Artist Mei Kawajiri on the Nails at Balenciaga Menswear


At Balenciaga Menswear Fall Winter 2017, fashion’s star boy Demna Gvsalia proposed a rethink of boring business attire. The idea came in part from the Parisian house’s relocation to its parent company’s corporate headquarters. At Kering, the super cool design squad likely ran into a few more suits than they were used to seeing. As far as we’re concerned, his proposal could do the world a giant favor if enough “suit types” catch on.

But what really got the crowds talking, were the logos that were peppered throughout collection. Homage was payed to the Kering company, and in a politically motivated move, a red, white, and blue Balenciaga logo was a nod to Bernie Sander’s campaign art. If you were able to get close enough, you’d have seen that both logos appeared as nail art throughout the show, a trend that Gvsalia has grown quite fond of, thanks to nail artist Mei Kawajiri, whose alias is “Nails By Mei.” She’s also responsible for getting Carine Roitfeld, who’s normally a purist, on board with things like nail charms and crazy designs; we regularly collaborate with the Japanese-born Kawajiri on all of our CR editorials—even if the shoot only calls for a simple nude nail.

Back in October, Kawajiri was tapped by the house for some rhinestone-heavy adornment at Baleciaga Women’s Spring 2017. “That was the first time that I worked with Demna. I did some nail art for him, just on his thumbs,” Kawajiri recalls her original Bart Simpson art that matched one of his tattoos. “He had fun with it and that made me so happy.” While shooting that collection’s campaign, they toyed with the idea of adding nail art to the Balenciaga menswear runway, which debuted yesterday in Paris.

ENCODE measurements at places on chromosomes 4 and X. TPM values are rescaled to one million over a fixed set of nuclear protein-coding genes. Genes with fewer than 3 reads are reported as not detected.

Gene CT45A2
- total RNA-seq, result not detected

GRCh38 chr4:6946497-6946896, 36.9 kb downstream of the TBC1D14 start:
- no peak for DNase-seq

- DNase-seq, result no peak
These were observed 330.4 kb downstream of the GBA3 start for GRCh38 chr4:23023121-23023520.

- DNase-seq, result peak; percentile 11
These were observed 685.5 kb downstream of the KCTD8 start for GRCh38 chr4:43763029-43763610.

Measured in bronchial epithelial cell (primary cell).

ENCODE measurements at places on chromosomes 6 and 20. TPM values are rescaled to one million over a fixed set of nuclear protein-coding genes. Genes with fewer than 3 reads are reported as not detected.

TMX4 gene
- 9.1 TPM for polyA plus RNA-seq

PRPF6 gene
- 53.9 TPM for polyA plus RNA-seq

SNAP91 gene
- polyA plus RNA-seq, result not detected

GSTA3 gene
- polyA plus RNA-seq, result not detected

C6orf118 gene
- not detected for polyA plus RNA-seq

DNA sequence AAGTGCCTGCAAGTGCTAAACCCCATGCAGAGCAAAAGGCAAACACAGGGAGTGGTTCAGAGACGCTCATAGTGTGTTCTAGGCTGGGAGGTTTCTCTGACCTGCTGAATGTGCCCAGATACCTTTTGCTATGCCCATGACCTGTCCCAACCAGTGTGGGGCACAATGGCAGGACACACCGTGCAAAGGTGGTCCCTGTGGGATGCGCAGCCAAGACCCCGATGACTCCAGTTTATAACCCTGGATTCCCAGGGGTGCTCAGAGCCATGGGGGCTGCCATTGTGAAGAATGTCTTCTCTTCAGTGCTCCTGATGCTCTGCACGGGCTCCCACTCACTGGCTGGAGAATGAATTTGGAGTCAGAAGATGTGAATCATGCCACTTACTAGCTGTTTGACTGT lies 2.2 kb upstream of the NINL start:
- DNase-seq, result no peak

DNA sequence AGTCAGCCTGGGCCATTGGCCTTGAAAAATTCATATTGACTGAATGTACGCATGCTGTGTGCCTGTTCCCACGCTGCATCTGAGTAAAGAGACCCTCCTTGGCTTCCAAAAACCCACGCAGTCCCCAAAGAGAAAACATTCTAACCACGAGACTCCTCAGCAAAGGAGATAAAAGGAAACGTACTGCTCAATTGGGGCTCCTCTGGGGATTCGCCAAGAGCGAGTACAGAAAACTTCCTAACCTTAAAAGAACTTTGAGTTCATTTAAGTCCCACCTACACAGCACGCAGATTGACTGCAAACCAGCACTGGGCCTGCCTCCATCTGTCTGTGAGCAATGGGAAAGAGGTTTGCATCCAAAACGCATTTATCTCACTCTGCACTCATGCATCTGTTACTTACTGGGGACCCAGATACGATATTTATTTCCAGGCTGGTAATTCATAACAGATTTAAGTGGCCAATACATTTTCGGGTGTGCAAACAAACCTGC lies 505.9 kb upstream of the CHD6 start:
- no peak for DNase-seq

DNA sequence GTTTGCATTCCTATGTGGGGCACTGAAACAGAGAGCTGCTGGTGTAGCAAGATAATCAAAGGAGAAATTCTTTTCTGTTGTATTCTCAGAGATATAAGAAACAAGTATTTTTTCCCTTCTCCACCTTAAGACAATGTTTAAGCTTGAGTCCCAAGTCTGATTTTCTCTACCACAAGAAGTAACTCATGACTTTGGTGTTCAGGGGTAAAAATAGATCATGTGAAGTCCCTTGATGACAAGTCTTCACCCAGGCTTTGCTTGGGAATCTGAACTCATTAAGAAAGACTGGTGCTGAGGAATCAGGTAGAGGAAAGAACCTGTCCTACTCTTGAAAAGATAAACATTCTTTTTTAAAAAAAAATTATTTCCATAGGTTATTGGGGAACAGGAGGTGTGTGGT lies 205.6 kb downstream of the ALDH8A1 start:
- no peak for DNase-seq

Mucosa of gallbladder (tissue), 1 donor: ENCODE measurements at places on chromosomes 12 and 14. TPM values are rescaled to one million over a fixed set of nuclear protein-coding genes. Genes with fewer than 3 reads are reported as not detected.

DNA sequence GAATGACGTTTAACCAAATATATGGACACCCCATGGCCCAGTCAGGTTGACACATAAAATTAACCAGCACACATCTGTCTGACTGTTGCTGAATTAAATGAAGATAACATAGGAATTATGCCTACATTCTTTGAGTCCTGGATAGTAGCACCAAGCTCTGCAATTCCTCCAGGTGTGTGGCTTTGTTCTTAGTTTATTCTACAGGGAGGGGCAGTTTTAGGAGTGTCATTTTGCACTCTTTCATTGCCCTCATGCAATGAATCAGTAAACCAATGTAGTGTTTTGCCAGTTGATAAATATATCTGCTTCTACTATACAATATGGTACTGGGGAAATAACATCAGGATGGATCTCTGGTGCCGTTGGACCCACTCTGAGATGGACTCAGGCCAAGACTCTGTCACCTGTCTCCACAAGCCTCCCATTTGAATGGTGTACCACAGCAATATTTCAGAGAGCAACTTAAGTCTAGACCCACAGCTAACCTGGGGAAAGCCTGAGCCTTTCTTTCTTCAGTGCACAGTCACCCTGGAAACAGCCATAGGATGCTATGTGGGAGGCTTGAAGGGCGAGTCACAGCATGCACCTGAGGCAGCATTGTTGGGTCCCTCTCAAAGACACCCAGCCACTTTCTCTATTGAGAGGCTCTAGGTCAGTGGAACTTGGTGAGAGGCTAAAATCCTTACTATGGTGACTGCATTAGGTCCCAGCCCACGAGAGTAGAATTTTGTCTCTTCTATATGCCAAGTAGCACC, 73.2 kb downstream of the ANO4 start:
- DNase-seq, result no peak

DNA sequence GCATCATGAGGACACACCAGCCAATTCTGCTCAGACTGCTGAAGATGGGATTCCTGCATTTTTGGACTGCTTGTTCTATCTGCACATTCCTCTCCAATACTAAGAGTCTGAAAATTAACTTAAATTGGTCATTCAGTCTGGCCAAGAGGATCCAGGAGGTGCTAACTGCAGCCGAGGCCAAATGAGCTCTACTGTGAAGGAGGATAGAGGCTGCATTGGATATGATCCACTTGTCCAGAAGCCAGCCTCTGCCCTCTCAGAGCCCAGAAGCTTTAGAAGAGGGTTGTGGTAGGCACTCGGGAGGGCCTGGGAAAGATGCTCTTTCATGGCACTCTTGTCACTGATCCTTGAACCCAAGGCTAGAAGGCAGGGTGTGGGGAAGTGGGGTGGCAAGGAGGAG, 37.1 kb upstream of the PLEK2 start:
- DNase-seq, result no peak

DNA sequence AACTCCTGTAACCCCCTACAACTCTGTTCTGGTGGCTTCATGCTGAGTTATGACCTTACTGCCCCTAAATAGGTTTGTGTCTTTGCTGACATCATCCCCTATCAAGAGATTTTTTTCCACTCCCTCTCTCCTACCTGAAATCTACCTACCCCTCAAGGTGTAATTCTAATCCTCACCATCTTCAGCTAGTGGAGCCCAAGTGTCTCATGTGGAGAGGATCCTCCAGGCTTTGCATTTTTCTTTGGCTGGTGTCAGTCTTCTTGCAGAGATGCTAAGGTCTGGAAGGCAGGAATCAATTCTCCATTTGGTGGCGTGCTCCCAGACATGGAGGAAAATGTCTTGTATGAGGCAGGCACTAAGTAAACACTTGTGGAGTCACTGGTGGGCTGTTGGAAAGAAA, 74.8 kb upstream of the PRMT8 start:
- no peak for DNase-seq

Kawajiri, who has always encouraged both genders to get involved with nail art, was ecstatic when she got the greenlight. “I love to see men express themselves on their nails. Why shouldn’t they do it to?” Mei asks. “For women, I usually try to make their hands look beautiful, feminine, dramatic, etc. Men tend to request cartoons, symbols, and logos—it’s often more literal.”

This kind of self-expression may not be for the faint of heart, but 2016 has seen a spike in the number of men who have been officially brought into the beauty fold. For the first time, big names like Maybelline and Cover Girl are disrupting the category by employing males to be the faces of their cosmetics brands. Breaking gender biases was one of many hot button issues of the recent presdiential election in America, which has prompted a large number of citizens to defend those ideals in a march on Washington this weekend. But for fashion industry insiders who can’t make it to D.C., they’ve used their runway as a place to get involved. No official comment from Balenciaga has been made, but the Sanders-esque logos do strongly suggest that the Parisian house might be “feeling the Bern,” or at least not feeling the Donald.

Affiliations aside, if you’re of the opposite sex and looking to experiment with nail art, Kawajiri does have a good tip—no pun intended. “Look for inspiration in the world around you and then start with just one or two nails.” In the spirit of gender fluidity, that applies to us girls too.


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